Bogota, Colombia – Colombia’s largest remaining armed group has warned of “reprisals” after a government bombing killed one of its top commanders this week, prompting experts to predict a rise in attacks.
National Liberation Army (ELN) commander Angel Padilla Romero, better known by the alias Fabian, died in a Cali hospital after being injured in a military bombing on Colombia’s west coast, the government announced on Tuesday.
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The leftist group said in a statement on Thursday that they were “authorised” to “disproportionately use force and explosives” in response to the attack, which took place on the ELN’s Western Front in a dense jungle municipality in Choco province.
Bogota dubbed the killing one of the “most important operations against the ELN in recent years” and on Thursday right-wing President Ivan Duque said the country would not be intimidated by threats from armed groups.
“As the supreme commander of the armed forces … I want to tell you that we will never give in to any threat from armed groups. We are fighting them and we will continue to fight them with all our determination,” Duque said at an event in the coastal city of Cartagena.
The ELN statement did not mention any specific targets.
However, the group – estimated to have some 2,300 active fighters – has a record of mounting attacks in rural areas where it operates, mostly on government infrastructure, as well as one-off mass casualty bombings in the capital, Bogota. Civilians have been injured in past attacks, but most are aimed at security forces.
The ELN is the last active armed group operating in Colombia after a 2016 peace deal ended five decades of war between the Revolutionary Armed Forces of Colombia (FARC) Marxist armed group and the government.
Dissident groups, however, are on the rise. Violence, killings and disappearances in the Andean nation have also spiked, according to a March report by the International Committee of the Red Cross.
An estimated 1,900 Colombian rebel fighters are currently operating from neighbouring Venezuela, the Reuters news agency also reported this week. Many FARC commanders and fighters did not agree with the peace agreement, and they formed dissident groups that continue to recruit and fight against the Colombian government.
Capacity to retaliate
“Colombia is facing a system of different groups, cells and networks of different sizes and power capacities, which all have the possibility to challenge national security,” Oscar Palma, a professor at Bogota’s Rosario University and expert in national security issues told Al Jazeera.
“Obviously they’re a threat to the population, but they are a prominent threat in terms of national security itself.”
Palma said the ELN has the capacity to retaliate, as it has small urban networks in cities. The group had a period of growth about two years ago, he explained, and grew financially and in terms of the amount of territory it can cover.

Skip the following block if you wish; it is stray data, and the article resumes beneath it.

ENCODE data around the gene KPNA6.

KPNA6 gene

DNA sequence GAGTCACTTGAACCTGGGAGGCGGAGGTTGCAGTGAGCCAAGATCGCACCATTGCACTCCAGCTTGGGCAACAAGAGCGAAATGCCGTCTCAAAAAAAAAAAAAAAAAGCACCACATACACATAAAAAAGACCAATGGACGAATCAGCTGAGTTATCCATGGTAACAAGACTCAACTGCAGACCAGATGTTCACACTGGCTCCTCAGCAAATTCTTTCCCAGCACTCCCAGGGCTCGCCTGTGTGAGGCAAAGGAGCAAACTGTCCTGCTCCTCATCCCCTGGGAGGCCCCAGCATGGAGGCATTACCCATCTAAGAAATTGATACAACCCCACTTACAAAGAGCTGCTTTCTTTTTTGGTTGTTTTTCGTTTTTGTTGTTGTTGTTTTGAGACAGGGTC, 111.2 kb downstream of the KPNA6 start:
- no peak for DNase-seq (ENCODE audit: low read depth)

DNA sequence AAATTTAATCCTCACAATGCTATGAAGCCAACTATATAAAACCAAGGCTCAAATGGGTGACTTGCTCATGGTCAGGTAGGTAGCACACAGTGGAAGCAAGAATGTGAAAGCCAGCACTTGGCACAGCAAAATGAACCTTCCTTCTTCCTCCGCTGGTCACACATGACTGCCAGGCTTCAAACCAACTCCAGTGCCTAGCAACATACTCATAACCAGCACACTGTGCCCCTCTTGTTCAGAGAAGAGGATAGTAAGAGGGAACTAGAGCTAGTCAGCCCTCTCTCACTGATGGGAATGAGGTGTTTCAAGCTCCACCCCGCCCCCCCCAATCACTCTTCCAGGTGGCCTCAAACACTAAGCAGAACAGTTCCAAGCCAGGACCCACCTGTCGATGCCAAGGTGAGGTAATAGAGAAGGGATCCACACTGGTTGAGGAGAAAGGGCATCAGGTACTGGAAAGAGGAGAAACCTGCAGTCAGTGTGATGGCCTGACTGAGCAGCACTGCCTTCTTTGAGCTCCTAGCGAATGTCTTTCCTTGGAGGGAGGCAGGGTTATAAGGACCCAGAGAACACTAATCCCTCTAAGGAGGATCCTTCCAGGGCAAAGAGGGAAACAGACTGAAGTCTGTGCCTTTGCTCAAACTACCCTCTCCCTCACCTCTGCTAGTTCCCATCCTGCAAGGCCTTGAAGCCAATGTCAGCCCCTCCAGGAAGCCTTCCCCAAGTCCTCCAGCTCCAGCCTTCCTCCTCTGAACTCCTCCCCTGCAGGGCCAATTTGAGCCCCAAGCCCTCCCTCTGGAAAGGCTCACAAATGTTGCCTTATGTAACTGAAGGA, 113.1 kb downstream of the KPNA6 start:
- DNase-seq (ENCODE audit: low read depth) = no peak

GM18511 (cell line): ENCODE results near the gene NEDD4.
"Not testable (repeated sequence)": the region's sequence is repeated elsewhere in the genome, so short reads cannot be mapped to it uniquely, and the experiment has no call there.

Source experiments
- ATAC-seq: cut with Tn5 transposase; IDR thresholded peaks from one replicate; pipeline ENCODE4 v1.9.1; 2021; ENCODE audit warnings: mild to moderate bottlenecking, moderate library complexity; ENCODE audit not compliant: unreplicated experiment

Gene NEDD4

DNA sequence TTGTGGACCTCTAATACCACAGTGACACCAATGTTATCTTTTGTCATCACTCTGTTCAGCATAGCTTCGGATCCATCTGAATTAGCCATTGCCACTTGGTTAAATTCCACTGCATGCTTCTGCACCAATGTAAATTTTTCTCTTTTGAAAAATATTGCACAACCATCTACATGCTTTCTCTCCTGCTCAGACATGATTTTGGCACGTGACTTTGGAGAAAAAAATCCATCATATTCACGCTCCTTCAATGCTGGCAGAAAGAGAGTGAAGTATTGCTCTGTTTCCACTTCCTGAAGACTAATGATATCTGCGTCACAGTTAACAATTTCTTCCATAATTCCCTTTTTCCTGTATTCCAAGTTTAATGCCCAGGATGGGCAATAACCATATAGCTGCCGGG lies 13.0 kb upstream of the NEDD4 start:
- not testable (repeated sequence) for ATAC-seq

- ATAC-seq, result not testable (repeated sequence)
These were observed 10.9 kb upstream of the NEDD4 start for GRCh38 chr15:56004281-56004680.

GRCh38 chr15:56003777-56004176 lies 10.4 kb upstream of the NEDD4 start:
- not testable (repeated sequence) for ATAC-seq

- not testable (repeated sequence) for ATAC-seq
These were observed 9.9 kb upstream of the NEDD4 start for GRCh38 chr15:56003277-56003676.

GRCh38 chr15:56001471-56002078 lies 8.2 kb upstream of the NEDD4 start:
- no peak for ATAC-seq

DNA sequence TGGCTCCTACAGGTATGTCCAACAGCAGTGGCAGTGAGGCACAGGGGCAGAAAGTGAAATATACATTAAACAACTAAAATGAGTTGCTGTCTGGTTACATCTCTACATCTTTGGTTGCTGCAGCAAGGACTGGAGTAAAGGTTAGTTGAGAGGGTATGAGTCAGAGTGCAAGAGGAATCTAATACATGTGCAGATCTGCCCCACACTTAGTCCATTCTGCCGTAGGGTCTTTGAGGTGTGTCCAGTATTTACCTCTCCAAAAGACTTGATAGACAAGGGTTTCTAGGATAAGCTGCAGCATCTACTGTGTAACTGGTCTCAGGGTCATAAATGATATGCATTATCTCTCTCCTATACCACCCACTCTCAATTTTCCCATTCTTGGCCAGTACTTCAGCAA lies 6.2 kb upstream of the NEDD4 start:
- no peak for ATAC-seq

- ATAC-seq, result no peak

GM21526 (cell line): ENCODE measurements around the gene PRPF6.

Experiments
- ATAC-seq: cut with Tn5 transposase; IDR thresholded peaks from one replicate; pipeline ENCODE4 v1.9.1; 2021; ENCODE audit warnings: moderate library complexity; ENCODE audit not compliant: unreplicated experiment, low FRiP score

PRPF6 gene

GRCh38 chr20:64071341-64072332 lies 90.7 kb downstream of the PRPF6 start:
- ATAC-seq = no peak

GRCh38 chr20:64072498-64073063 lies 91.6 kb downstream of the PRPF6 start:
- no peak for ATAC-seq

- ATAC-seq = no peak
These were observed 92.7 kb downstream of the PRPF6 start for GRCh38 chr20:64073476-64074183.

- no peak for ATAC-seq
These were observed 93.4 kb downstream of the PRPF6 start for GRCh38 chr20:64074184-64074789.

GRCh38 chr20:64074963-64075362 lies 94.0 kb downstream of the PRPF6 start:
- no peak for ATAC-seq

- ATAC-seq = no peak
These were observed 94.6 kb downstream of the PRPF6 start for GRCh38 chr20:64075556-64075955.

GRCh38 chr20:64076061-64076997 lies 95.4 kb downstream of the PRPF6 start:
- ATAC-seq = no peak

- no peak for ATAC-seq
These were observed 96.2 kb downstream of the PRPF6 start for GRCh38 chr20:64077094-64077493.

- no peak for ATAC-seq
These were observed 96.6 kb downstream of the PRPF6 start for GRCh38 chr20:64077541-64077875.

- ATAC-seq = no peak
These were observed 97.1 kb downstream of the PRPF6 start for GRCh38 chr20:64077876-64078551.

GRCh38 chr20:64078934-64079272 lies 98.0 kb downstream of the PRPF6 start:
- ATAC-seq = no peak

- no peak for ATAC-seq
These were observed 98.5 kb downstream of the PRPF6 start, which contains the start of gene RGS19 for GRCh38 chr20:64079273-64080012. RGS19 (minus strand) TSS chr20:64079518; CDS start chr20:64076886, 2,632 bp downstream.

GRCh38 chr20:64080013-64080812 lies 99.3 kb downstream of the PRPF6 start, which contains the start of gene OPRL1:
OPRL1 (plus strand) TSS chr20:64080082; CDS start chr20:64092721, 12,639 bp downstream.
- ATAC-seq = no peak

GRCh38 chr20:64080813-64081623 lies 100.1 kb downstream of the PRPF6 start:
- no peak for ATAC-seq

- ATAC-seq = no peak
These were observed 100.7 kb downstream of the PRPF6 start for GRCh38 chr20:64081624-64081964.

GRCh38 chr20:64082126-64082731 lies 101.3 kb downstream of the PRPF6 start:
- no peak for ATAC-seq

“We have seen this kind of violence before … small bomb attacks to military or police installations in main cities,” he said.
Kyle Johnson, founder and researcher at The Conflict Responses Foundation in Bogota, said the ELN Front in Choco likely does not have the capacity to do much in response to Fabian’s killing.
But Johnson told Al Jazeera the slain ELN commander was close to “Pablito”, whose real name is Gustavo Anibal Giraldo, another commander who was responsible for a deadly car bombing in the capital in 2019 that killed 22 people.
The group’s Choco front “has close ELN leader friends who do have the capacity to carry out larger attacks”, Johnson said.
Sergio Guzman, a political analyst and director of Colombia Risk Analysis, said the ELN and other groups provide a lifeline for the government in moments when it is least popular.
Colombia is holding parliamentary elections next year and with the at-times violent anti-government protests that took place nationwide this year looming over the Duque administration, analysts say the government may be looking to distract voters’ attention.
“These groups are widely disliked by the general population, so having an attack against high-value targets will certainly provoke uproar against the ELN,” Guzman told Al Jazeera.
“I don’t think they much care about their public image as an insurgency, but it definitely does have the opposite effect and gives the government support from hardliners, but also from people who reject violence, which is in large part the majority of Colombians.”
Guzman said the ELN has demonstrated capacity and intent to hit government targets and to target civilians in some cases. “We should not be taking these threats lightly, and I don’t think the government is,” he said.
Ariel Avila, a political analyst and deputy director of the Peace and Reconciliation Foundation (Pares), also told Al Jazeera that dissident groups and the ELN have increased their presence in recent years in Colombia.
“The government has taken the decision to target some of the leaders to gain applause, but this isn’t going to change the reality in these rural areas,” said Avila, explaining that many are plagued by violence and largely abandoned by the state.
Meanwhile, Johnson added that there has been generational handover within the ELN, which is moving away from “old-school” commanders to younger ones “who don’t have the same political training” than the previous generation’s commanders.
Now, after Fabian’s death, a new commander is expected to be named in Choco. “We’ll have to wait and see what their approach to the conflict is,” Johnson said, “how younger commanders play a role and how it plays out.”